It is evident to this court that an insurance policy covering motor vehicles in New Jersey must make provisions for PIP Arbitration pursuant to N.J.S.A. 39:6A-5c, and as such the insurer and insured must conform to the Legislature's mandates. Therefore, in situations involving PIP claims, the statutory scheme must be incorporated in the insurance policy and a lawsuit involving a PIP claim is not a contractual dispute, but rather a statutory dispute without the entitlement to a jury trial. However, in the case of UM and UIM claims the Legislature has chosen not to make arbitration a requirement and has left it open to the insurers and insured to include such provisions if they so desire. This is readily apparent when one looks at the wording of N.J.S.A. 17:28-1.1d:
d. Uninsured motorist coverage shall be subject to the policy terms, conditions and exclusions approved by the Commissioner of Insurance, including, but not limited to, unauthorized settlements, nonduplication of coverage, subrogation and arbitration.
The inclusion of a provision in an automobile insurance policy that allows UIM matters to be arbitrated is nothing less than a contractual provision, and as such is subject to this state's laws regarding the interpretation of contract terms.
This court is bound to interpret a clear, unambiguous contract as it is written pursuant to United States Pipe and Foundry Company v. American Arbitration Association, et al., 67 N.J. Super. 384, 393, 170 A.2d 505 (App.Div.1961). The court in that case quoted the Supreme Court in Kampf v. Franklin Life Ins. Co., 33 N.J. 36, 43, 161 A.2d 717 (1960) where it held "when the terms of a contract are clear, it is the function of the Court to enforce it as written."
However the language of the insurance policy in question reads as follows:
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If an arbitration award exceeds these limits (the Financial Responsibility limits of the State of New Jersey, $15,000/30,000 N.J.S.A. 17:28-1.1a), either party has a right to trial on all issues in a court of competent jurisdiction . . .
The language of the policy allows either party the right to a "trial", it makes no reference whether the matter is to be tried to the bench or a jury.
This court finds the word "trial" to be subject to more than one interpretation and therefore views it as ambiguous. "where an ambiguity appears in a written agreement, the writing is to be strictly construed against the party preparing it." Karl's Sales & Service v. Gimbel Bros. 249 N.J. Super. 487, 493, 592 A.2d 647 (App.Div.1991), citing In re Miller's Estate, 90 N.J. 210, 221, 447 A.2d 549 (1982).
Further, insurance contracts are viewed as contracts of adhesion and "should be construed liberally in (the insured's) favor to the end that coverage is afforded 'to the full extent that any fair interpretation will allow.'" Longobardi v. Chubb Ins. Co. of New Jersey, 121 N.J. 530, 537, 582 A.2d 1257 (1990), (quoting Kievit v. Loyal Protective Life Ins. Co., 34 N.J. 475, 482, 170 A.2d 22 (1961)) (quoting Danek v. Hommer, 28 N.J. Super. 68, 76, 100 A.2d 198 (App.Div.1953), aff'd, 15 N.J. 573, 105 A.2d 677 (1954)).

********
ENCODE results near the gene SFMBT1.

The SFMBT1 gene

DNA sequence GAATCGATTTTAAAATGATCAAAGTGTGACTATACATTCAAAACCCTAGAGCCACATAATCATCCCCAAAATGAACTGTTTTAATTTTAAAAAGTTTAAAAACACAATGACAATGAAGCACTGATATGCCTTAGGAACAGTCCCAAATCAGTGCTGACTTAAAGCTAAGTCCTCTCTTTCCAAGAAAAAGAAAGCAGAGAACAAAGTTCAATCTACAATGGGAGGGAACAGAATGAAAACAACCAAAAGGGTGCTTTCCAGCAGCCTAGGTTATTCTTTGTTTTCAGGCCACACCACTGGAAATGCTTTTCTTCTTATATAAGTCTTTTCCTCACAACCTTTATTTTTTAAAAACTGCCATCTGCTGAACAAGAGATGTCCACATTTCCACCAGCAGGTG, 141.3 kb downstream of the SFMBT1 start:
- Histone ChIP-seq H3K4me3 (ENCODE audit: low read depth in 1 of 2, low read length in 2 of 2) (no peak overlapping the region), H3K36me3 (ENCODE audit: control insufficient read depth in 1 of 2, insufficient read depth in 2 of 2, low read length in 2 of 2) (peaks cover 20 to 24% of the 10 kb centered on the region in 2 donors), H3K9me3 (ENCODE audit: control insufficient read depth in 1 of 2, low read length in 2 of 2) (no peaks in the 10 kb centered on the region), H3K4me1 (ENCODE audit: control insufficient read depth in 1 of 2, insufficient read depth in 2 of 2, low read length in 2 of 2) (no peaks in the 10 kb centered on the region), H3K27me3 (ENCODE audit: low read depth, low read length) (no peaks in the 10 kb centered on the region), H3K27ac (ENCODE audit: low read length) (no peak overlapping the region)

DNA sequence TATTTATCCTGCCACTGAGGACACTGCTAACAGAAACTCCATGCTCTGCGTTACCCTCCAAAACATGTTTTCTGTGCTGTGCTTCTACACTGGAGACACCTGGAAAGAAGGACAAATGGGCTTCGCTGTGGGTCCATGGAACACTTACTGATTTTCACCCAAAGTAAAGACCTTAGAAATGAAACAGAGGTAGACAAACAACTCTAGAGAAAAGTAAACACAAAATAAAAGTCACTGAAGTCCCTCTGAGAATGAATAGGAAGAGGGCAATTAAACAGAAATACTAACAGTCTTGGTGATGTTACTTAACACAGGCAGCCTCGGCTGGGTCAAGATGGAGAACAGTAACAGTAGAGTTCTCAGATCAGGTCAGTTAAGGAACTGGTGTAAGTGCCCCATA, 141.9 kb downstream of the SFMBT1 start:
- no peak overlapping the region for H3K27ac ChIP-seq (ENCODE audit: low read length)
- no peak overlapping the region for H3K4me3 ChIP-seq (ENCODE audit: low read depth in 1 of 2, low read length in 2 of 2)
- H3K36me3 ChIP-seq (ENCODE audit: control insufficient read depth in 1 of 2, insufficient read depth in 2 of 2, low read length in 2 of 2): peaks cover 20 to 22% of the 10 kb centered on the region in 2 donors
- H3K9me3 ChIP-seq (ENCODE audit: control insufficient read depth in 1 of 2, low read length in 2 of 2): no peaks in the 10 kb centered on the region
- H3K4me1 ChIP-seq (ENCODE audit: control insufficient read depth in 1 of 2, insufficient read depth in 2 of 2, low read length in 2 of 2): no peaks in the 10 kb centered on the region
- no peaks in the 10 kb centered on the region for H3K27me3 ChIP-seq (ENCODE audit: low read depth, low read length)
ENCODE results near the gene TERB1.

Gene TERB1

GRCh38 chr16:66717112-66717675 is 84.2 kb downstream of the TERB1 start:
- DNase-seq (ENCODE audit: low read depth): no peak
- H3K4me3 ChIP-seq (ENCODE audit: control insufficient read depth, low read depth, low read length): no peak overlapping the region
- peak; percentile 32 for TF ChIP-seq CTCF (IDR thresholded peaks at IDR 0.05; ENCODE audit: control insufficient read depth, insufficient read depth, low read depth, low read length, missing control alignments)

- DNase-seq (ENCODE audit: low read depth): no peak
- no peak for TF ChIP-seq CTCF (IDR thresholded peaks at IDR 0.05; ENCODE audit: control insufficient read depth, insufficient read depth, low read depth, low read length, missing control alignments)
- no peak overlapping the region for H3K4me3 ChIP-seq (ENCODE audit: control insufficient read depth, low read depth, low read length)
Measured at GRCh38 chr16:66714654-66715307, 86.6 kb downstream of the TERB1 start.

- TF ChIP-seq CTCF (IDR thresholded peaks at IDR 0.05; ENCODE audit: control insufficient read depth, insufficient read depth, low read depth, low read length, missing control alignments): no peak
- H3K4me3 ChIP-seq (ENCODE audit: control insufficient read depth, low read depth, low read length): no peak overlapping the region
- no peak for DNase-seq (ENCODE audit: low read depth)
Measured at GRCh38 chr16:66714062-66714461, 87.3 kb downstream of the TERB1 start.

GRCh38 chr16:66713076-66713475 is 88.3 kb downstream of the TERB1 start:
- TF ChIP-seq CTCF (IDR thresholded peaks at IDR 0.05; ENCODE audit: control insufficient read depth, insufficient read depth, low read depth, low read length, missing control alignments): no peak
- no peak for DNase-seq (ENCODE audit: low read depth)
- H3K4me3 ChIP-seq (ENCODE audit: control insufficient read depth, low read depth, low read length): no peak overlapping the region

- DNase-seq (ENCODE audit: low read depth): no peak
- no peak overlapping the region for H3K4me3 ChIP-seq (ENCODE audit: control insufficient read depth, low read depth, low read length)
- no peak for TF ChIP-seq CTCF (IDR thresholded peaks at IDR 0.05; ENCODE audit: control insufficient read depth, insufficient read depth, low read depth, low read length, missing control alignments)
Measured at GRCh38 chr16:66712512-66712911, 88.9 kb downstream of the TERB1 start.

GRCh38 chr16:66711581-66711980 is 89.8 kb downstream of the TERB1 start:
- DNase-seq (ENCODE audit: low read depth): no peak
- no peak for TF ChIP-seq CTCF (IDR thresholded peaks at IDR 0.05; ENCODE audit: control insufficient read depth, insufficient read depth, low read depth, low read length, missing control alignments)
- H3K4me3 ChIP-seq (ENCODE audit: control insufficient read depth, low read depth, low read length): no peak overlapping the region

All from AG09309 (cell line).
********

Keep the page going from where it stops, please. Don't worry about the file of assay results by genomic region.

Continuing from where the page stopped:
In construing the terms of a contract, the contract must be interpreted in such a manner so as not to give one party an unfair or unreasonable advantage over the other. Karls' Sales & Service, 249 N.J. Super. at 493, 592 A.2d 647, (quoting Tessmar v. Grosner, 23 N.J. 193, 201, 128 A.2d 467 (1957)). The defendant argues that they will be unduly prejudiced in this matter if the jury is made aware that an insurance company is the defendant in this suit in contravention of N.J.Rule of Evidence 54. This court finds defendant's arguments to be without merit due to the fact that the defendant has provided no proof to this court that a jury will be unduly prejudiced against it because it is an insurance company. Further, Rule 54 is designed to keep from the jury knowledge of a party's
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insurance coverage, to prove negligence or wrongdoing when the insurance company is not a direct defendant in the suit. In this present situation, the defendant Prudential is a direct defendant and the court finds no undue prejudice will inure to the defendant.
In Conclusion, this court finds the UIM arbitration provision in the plaintiff's, Annunziata, insurance policy issued by defendant Prudential to be ambiguous as to the type of trial to be held if an arbitration award is rejected. In so finding, this court rules that the UIM arbitration clause was contractual in nature and as such the plaintiff is entitled to trial by jury.
Finally, this court hereby sets the trial date for this matter on Monday, October 19, 1992 at 9:00 A.M.